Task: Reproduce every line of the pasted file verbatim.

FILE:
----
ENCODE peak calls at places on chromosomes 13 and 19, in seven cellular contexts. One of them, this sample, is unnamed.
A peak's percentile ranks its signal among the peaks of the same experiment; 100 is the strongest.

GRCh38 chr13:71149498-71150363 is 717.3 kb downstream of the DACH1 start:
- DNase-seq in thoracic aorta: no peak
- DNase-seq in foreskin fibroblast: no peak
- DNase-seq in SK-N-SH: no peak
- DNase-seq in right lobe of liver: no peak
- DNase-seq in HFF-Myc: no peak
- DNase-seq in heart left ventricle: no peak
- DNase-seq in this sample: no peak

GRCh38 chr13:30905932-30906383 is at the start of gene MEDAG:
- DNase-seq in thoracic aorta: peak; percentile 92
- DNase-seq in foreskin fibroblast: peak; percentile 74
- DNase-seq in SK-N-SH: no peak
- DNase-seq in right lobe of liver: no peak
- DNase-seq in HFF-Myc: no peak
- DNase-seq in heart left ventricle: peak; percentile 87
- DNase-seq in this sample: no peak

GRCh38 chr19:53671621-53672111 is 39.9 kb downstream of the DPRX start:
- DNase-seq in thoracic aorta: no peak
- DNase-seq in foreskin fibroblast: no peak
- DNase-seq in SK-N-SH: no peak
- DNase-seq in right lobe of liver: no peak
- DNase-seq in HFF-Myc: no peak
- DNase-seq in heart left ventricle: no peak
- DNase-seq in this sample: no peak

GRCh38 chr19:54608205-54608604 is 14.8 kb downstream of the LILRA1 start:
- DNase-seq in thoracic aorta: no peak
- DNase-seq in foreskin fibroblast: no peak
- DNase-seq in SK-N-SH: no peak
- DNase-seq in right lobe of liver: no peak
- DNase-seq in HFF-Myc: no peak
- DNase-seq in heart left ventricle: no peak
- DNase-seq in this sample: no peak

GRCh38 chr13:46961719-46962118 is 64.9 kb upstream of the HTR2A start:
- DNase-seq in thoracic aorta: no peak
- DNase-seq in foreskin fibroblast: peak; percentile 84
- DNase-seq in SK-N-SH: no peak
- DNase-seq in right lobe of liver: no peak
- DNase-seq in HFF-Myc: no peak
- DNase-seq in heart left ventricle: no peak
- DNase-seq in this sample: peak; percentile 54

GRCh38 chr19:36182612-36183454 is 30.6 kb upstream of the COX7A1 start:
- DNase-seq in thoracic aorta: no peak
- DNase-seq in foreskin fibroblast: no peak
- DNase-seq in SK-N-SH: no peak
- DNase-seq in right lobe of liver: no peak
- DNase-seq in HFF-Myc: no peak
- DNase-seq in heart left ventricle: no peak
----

ENCODE peak calls at places on chromosomes 13 and 19, in seven cellular contexts. One of them, this sample, is unnamed.
A peak's percentile ranks its signal among the peaks of the same experiment; 100 is the strongest.

GRCh38 chr13:71149498-71150363 is 717.3 kb downstream of the DACH1 start:
- DNase-seq in thoracic aorta: no peak
- DNase-seq in foreskin fibroblast: no peak
- DNase-seq in SK-N-SH: no peak
- DNase-seq in right lobe of liver: no peak
- DNase-seq in HFF-Myc: no peak
- DNase-seq in heart left ventricle: no peak
- DNase-seq in this sample: no peak

GRCh38 chr13:30905932-30906383 is at the start of gene MEDAG:
- DNase-seq in thoracic aorta: peak; percentile 92
- DNase-seq in foreskin fibroblast: peak; percentile 74
- DNase-seq in SK-N-SH: no peak
- DNase-seq in right lobe of liver: no peak
- DNase-seq in HFF-Myc: no peak
- DNase-seq in heart left ventricle: peak; percentile 87
- DNase-seq in this sample: no peak

GRCh38 chr19:53671621-53672111 is 39.9 kb downstream of the DPRX start:
- DNase-seq in thoracic aorta: no peak
- DNase-seq in foreskin fibroblast: no peak
- DNase-seq in SK-N-SH: no peak
- DNase-seq in right lobe of liver: no peak
- DNase-seq in HFF-Myc: no peak
- DNase-seq in heart left ventricle: no peak
- DNase-seq in this sample: no peak

GRCh38 chr19:54608205-54608604 is 14.8 kb downstream of the LILRA1 start:
- DNase-seq in thoracic aorta: no peak
- DNase-seq in foreskin fibroblast: no peak
- DNase-seq in SK-N-SH: no peak
- DNase-seq in right lobe of liver: no peak
- DNase-seq in HFF-Myc: no peak
- DNase-seq in heart left ventricle: no peak
- DNase-seq in this sample: no peak

GRCh38 chr13:46961719-46962118 is 64.9 kb upstream of the HTR2A start:
- DNase-seq in thoracic aorta: no peak
- DNase-seq in foreskin fibroblast: peak; percentile 84
- DNase-seq in SK-N-SH: no peak
- DNase-seq in right lobe of liver: no peak
- DNase-seq in HFF-Myc: no peak
- DNase-seq in heart left ventricle: no peak
- DNase-seq in this sample: peak; percentile 54

GRCh38 chr19:36182612-36183454 is 30.6 kb upstream of the COX7A1 start:
- DNase-seq in thoracic aorta: no peak
- DNase-seq in foreskin fibroblast: no peak
- DNase-seq in SK-N-SH: no peak
- DNase-seq in right lobe of liver: no peak
- DNase-seq in HFF-Myc: no peak
- DNase-seq in heart left ventricle: no peak